USS Solomons (CVE-67)

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For other ships of the same name, see USS Solomons.
USS Solomons
Career (United States)
Name: USS Solomons
Builder: Kaiser Shipyards
Laid down: 19 March 1943
Launched: 6 October 1943
Commissioned: 21 November 1943
Decommissioned: 15 May 1946
Struck: 5 June 1946
Fate: Sold for scrap on 22 December 1946
General characteristics
Class & type: Casablanca-class escort carrier
Displacement: 7,800 tons
Length: 512 ft 3 in (156.13 m) overall
Beam: 65 ft 2 in (19.86 m), 108 ft (33 m) maximum width
Draft: 22 ft 6 in (6.86 m)
Propulsion:
  • 2 × 5-cylinder reciprocating Skinner Unaflow engines
  • 4 × 285 psi boilers
  • 2 shafts
  • 9,000 shp
Speed: 19.3 knots (35.7 km/h)
Range: 10,240 nmi (18,960 km) @ 15 kn (28 km/h)
Complement:
  • Total:910-916 officers and men
    • Embarked Squadron:50-56
    • Ship's Crew:860
Armament: 1 × 5 in (127 mm)/38 cal dual purpose gun, 16 × Bofors 40 mm guns (8x2), 12 × Oerlikon 20 mm cannons (20x1)
Aircraft carried: 27
Service record
Part of: United States Fourth Fleet (1944-1946)

USS Solomons (CVE-67) was a Casablanca class escort carrier of the United States Navy, the second ship to carry the name.

She was converted from a Maritime Commission hull (MC hull 1104) built by the Kaiser Shipbuilding Company of Vancouver, Washington. Her keel was laid on 19 March 1943. Soon thereafter, she was assigned the first of her three names, Emperor. After being designated an auxiliary aircraft carrier, ACV-67, she was renamed Nassuk Bay on 28 June 1943. On 15 July, she was redesignated an escort carrier, CVE-67. She was launched on 6 October 1943 by Mrs. F. J. McKenna while still bearing the name Nassuk Bay. One month later, she received her third and final name, Solomons, and as such was commissioned on 21 November 1943, Captain M. E. Crist in command.

Service history[edit]

Solomons spent the next four weeks in the Astoria, Oregon-Puget Sound area undergoing post-trial shakedown, tests, and exercises. Departing Astoria on 20 December 1943, she stopped at Alameda, California, three days later and arrived at San Diego on 25 December. Following operations out of San Diego, she sailed for Pearl Harbor on 30 December. On 6 January 1944, Solomons loaded aircraft and supplies there, embarked passengers, and departed on the 9th for the U.S. west coast.

USS Solomons at San Diego.

Arriving at San Diego on 14 January, Solomons conducted battle practice off the coast of southern California until the end of the month. She departed San Diego on 30 January bound for Norfolk, Virginia. During her approach to the Panama Canal, Solomons' planes participated in a simulated aerial attack on the canal. The carrier arrived at Balboa, Panama, on 9 February, embarked passengers, and departed for Norfolk two days later, arriving on 16 February.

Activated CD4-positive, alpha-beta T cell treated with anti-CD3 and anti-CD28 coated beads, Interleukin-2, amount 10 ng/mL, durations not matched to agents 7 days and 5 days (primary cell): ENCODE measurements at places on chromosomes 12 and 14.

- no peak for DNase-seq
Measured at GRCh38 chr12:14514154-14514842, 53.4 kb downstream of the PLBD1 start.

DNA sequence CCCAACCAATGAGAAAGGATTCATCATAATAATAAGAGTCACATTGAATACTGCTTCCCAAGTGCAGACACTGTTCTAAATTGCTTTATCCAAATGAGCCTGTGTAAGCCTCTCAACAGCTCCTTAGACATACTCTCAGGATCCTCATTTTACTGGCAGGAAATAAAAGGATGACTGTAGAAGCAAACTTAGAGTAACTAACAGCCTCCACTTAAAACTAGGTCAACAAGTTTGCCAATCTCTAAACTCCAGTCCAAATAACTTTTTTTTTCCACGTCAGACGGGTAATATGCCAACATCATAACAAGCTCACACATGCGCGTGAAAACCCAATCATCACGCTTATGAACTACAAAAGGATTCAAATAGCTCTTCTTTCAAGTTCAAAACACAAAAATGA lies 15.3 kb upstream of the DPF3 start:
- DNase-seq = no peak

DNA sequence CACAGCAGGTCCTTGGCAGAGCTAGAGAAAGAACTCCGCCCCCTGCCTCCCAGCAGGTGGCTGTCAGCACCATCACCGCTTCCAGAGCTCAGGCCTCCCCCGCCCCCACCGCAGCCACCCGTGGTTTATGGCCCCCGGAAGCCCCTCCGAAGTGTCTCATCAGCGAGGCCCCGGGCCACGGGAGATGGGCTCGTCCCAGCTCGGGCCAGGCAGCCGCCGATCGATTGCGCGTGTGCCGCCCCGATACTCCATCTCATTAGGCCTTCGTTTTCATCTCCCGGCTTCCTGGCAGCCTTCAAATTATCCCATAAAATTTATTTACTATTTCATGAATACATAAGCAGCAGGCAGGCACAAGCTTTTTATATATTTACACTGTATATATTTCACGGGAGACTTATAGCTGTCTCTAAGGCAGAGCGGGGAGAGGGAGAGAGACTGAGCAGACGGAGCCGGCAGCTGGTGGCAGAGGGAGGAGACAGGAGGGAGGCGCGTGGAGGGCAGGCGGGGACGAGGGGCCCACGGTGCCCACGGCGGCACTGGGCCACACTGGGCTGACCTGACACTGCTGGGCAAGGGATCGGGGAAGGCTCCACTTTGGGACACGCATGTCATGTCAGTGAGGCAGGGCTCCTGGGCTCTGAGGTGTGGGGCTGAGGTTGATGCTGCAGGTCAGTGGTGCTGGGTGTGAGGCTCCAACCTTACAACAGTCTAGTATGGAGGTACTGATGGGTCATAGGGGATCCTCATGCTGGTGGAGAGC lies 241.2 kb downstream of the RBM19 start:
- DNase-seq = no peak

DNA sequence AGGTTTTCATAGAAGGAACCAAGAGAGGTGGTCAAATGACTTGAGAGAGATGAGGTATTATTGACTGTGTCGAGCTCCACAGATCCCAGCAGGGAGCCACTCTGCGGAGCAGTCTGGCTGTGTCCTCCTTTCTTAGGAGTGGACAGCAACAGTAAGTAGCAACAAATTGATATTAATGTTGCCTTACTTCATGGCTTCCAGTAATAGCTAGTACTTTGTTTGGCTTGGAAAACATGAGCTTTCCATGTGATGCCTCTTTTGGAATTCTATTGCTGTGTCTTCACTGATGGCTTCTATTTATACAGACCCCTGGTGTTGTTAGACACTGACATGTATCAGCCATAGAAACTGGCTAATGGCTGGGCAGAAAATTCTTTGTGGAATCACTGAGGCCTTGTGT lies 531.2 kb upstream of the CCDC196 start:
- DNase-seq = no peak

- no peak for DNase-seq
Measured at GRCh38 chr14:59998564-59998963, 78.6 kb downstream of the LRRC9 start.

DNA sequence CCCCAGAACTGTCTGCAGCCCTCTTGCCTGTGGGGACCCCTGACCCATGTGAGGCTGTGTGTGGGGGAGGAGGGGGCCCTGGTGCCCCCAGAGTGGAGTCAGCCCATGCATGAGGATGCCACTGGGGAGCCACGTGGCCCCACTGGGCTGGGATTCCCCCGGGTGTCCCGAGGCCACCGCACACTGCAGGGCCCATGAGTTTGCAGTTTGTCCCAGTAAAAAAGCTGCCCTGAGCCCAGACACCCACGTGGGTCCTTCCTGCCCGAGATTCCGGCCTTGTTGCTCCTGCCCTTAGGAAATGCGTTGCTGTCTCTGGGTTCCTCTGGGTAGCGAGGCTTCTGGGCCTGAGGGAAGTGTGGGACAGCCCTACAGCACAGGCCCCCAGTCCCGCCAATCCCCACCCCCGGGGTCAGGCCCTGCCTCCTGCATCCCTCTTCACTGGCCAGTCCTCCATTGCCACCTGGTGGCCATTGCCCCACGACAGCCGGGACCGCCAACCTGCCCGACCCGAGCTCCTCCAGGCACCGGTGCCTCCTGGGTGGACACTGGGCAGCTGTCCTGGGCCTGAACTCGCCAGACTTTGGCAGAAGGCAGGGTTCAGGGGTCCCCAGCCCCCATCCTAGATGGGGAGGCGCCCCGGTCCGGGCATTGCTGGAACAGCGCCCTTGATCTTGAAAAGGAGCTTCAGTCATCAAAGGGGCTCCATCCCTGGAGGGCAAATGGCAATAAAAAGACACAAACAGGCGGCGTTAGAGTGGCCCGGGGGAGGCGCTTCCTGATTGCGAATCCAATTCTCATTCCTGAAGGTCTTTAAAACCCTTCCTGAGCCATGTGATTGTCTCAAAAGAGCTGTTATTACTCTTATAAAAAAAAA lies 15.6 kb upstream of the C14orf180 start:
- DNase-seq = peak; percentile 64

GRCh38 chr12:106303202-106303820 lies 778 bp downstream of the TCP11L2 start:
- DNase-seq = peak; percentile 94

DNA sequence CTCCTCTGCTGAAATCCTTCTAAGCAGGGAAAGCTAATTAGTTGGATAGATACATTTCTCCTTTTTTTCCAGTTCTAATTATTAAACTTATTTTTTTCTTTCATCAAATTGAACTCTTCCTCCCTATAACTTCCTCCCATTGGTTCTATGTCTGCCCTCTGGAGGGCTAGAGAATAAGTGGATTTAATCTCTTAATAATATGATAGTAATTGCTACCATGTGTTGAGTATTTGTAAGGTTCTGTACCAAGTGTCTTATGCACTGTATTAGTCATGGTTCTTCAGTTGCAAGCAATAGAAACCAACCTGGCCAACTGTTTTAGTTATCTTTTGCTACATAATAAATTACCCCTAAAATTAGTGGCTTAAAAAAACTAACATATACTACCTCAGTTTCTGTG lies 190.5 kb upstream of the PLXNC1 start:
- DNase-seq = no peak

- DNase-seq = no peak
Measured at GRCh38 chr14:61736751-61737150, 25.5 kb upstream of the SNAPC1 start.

Loaded with planes, supplies, and aviation stores, Solomons got underway on 21 March bound for Brazil, arrived at Recife on 13 April, and reported for duty with the 4th Fleet. On the next day, she got underway for her first antisubmarine patrol. This cruise, which lasted until 30 March, and the next, from 4–20 May, proved uneventful.

Departing Recife in June 1944, Solomons was soon involved in her sole U-boat engagement of the war. On 15 June, one of Solomons' pilots reported contact with an enemy submarine some 50 miles from the carrier. Straub and Herzog were immediately directed to the position of the contact. The pilot who had made the initial contact on the submarine was shot down by enemy anti-aircraft fire, but at 1654, another Solomons aircraft regained visual contact. Five other Solomons aircraft soon joined up with it, and the group commenced a series of rocket and depth charge attacks, which resulted in sinking the submarine, although with the loss of another pilot. Straub succeeded in rescuing 20 survivors, including the commanding officer. Solomons continued anti-submarine air operations until 23 June, when she returned to Recife to refuel and disembark the captured German sailors. According to one crewman from the Solomons (Oct. 2006), based upon dialog with a pilot that witnessed the event, the sub came up firing, and took out at least two of the planes attacking it. According to that pilot, the one that took out the sub, flew his plane directly down the conning tower of the sub, to stop his fellow pilots from getting shot down. The crewman said it was the loudest noise he had ever heard in his life, when the resulting explosion occurred.

TBF ramp strike, 25 May 1944.

After one more anti-submarine patrol and a visit to Rio de Janeiro, Solomons returned to Norfolk, arriving on 24 August. She remained at that port for a month before leaving for Staten Island, New York. She docked there on 25 September. She embarked 150 Army airmen together with their P-47 Thunderbolts and departed on 6 October, bound for Casablanca, French Morocco. By 7 November, she was back in the United States, this time at Narragansett Bay, Rhode Island.

Solomons spent the rest of her active service engaged in qualifying Navy and Marine pilots in carrier landings, initially off Quonset Point RI. In January 1945, she moved to Port Everglades, Florida, and continued her carrier landing qualification assignment throughout 1945. For a week in December, she participated in an unsuccessful search for the 14 airmen of Flight 19, and the 13 from the ill-fated rescue mission. On 15 May 1946, Solomons was decommissioned at Boston Naval Shipyard and struck from the Naval Vessel Register on 5 June. Sold for scrap to the Patapsco Scrap Corp., Bethlehem, Pennsylvania, she was delivered to its agent on 22 December at Newport, RI.

References[edit]

This article incorporates text from the public domain Dictionary of American Naval Fighting Ships.